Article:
- The Scottish Government will also consider over the coming days whether garden centres can re-open; and we will think about whether some additional forms of outdoor work – particularly where people work on their own or at a distance – can safely resume.
The First Minister of Wales set out the following instructions in response to announcements from the UK Government on 10 May
- Wherever you can you should stay at home.
- If you need to leave home for work, exercise or shopping, you should stay local and stay alert.
- Coronavirus has not gone away
- The way we behave over the weeks ahead will continue to have a profound impact on our NHS and our ability to save lives.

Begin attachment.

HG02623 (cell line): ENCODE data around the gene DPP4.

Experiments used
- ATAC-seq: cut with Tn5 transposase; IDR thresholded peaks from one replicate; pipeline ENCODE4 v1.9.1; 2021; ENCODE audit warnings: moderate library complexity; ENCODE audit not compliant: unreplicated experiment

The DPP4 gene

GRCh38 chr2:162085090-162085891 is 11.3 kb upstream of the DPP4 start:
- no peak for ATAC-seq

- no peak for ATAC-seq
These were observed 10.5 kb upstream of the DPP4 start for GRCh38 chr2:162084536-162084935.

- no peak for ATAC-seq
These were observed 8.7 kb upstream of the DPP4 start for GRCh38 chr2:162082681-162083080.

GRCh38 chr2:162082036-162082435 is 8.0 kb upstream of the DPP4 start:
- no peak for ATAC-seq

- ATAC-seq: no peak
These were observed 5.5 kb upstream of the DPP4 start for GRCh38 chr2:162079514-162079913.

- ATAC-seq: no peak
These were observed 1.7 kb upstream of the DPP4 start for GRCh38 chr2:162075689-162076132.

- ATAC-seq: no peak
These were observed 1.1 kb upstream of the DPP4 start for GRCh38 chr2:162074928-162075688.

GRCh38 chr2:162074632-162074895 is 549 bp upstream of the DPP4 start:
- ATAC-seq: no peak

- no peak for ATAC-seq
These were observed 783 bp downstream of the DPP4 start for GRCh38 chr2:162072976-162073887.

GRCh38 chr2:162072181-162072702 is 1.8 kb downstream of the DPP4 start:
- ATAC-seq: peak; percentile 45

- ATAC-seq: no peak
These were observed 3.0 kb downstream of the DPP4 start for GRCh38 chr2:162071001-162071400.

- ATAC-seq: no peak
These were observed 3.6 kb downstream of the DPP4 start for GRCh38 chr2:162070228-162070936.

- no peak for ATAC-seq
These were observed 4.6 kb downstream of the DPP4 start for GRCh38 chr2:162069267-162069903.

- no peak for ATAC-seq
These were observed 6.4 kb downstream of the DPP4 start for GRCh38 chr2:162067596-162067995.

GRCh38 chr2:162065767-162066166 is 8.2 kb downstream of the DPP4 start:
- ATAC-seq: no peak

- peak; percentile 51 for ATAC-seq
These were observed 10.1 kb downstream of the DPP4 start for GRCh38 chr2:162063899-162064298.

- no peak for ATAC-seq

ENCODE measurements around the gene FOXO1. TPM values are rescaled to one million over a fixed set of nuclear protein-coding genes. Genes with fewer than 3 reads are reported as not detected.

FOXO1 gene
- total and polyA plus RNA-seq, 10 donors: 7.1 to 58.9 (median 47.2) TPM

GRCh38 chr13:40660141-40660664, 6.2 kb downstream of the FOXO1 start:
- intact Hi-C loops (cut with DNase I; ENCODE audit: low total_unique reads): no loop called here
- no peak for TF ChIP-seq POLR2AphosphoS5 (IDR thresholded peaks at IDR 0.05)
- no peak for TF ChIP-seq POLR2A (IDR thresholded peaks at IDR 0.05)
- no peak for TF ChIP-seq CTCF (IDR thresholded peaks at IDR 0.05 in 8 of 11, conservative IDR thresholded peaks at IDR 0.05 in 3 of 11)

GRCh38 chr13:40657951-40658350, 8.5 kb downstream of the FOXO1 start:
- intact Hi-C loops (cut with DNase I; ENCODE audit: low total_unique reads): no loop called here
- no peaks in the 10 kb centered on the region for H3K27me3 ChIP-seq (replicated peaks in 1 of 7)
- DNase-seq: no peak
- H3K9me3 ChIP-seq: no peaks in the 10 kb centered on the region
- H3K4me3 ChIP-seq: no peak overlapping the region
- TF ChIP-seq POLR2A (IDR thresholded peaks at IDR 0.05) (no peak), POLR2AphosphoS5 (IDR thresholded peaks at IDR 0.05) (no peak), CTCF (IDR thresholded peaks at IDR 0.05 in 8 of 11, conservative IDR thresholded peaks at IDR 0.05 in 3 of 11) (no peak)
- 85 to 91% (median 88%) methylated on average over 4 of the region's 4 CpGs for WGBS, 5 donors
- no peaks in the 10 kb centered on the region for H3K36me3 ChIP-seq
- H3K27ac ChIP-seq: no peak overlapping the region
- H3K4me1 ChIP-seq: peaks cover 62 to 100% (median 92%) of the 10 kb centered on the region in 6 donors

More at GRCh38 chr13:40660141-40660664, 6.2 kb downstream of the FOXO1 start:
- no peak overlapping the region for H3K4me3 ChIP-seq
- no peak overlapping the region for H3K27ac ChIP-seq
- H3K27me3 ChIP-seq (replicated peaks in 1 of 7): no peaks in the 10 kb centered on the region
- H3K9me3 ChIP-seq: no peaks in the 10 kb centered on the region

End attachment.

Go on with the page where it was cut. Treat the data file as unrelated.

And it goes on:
- If you go out, stay local and stay safe.
On 8 May the first Minister announced that they had reviewed SAGE advice and concluded it was too early for a significant lifting of requirements and restrictions, and that the lockdown in Wales would continue and be reviewed in three weeks’ time. Some small adjustments were made (coming into effect 11/5/20)
- Allowing people to exercise more than once a day, but people should stay local. Enabling local authorities to begin the process of planning how to safely reopen libraries and municipal recycling centres.
- Allowing garden centres to open provided they comply with the physical distancing duty.
- The Welsh Government are working to their framework for recovery this framework that was announce on 24 April is based on 3 pillars
- The Northern Ireland Executive confirmed there would be no dramatic ending of lockdown and that Northern Ireland would be diverging from the UK Government guidance based on the local situations. The current advice is to stay at home, respect the 2m distance when in public and wash hands regularly. You must also continue to avoid contact with vulnerable people. A five stage recovery plan is expected to be presented to the assembly on Tuesday for debate.